Social comparison of sedentary behaviour linked to psychological stress in adults


Sedentary behaviour, characterized by low energy expenditure while sitting, reclining or lying down while awake, has been shown to affect depression and anxiety levels in adults. Psychological stress can be harmful to physical and mental health, and while some coping strategies may lessen these effects, other coping strategies unintentionally increase this stress. Academic literature also shows that chronic stress can promote comfort eating, reduce physical activity and increase sedentary behaviours—which brings it all back around to start again. So how do we understand and reduce the impact of this cycle?


Kelsey Sick, PhD Candidate

That is the question explored by Western Kinesiology PhD candidate, Kelsey Sick, the lead author of a recent publication from the International Journal of Sport and Exercise Psychology, that looks at how adults' mindsets regarding their perceived sedentary behaviour, specifically in comparison to similar-aged peers, impact their psychological stress.

The mindset that one’s sedentary behaviour levels are higher or lower than that of their peers may lead the individual to perceive themself as more or less healthy. During the study, adult participants were asked to assess their perceived stress, their perceived sedentary behaviour as compared to others close to their age and their actual time spent sitting during a typical week.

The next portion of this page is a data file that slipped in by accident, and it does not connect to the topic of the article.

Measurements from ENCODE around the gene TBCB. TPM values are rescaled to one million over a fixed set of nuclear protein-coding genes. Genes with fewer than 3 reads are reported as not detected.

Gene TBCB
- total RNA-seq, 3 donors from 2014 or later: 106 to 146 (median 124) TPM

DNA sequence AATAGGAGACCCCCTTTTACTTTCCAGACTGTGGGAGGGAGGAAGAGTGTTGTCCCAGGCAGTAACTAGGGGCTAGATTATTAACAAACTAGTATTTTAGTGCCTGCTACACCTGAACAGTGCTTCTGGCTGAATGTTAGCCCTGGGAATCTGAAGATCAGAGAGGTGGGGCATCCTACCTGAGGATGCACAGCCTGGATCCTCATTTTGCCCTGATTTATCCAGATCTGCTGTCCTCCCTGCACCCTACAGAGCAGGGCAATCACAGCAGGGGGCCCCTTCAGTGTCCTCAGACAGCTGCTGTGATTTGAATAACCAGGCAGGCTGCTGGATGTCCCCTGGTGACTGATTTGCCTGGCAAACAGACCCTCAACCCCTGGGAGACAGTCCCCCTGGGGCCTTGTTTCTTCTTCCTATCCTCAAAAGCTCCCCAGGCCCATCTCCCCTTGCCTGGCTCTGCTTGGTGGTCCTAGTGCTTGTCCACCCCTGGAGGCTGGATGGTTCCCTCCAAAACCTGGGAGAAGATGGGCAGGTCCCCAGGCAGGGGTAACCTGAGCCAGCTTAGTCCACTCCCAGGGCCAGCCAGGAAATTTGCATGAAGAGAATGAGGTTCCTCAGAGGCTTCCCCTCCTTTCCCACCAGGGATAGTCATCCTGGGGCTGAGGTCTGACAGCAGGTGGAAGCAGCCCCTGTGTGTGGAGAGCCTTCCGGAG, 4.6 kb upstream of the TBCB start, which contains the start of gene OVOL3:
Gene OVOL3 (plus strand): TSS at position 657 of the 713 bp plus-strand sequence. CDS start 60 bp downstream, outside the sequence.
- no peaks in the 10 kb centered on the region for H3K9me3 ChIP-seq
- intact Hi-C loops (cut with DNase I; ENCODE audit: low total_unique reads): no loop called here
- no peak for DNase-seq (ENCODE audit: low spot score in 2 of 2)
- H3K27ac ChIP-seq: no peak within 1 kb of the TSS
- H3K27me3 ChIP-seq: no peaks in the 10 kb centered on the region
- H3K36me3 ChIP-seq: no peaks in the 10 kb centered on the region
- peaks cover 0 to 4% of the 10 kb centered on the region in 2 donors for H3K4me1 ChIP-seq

The study's findings suggest that sedentary behaviour mindsets are relevant and highly susceptible to social comparison. Individuals use self-evaluation to establish whether their behaviours are inline with that of a reference group.

The results are the first to demonstrate that the sedentary behaviour mindset within the framework of social comparison impacts psychological stress, even after controlling for sociodemographic characteristics, health status factors, and actual sitting time on a typical weekend day.

“While we found there was a significant link between perceived sedentary behaviours and psychological stress on weekends, it was not significant on weekdays. This may be due to the lack of agency or control individuals feel they have over the amount of time they engage in sitting on those days.” Sick explains.

Research on the the relationship between sedentary behaviour and psychological stress has been quite
limited. Looking forward, Sick would like to see the further research to aid the understanding of the causal role of sedentary behaviour mindsets. As well, she would like to see the study’s results inform public health initiatives that evaluate the health effects of sedentary behaviour. Approaches that targeing peoples' beliefs about their activity may positively impact sedentary behaviour and overall health outcomes.

Scott Rollo, School of Epidemiology and Public Health, University of Ottawa, and Harry Prapavessis, School of Kinesiology, Western University, are the co-authors of the publication.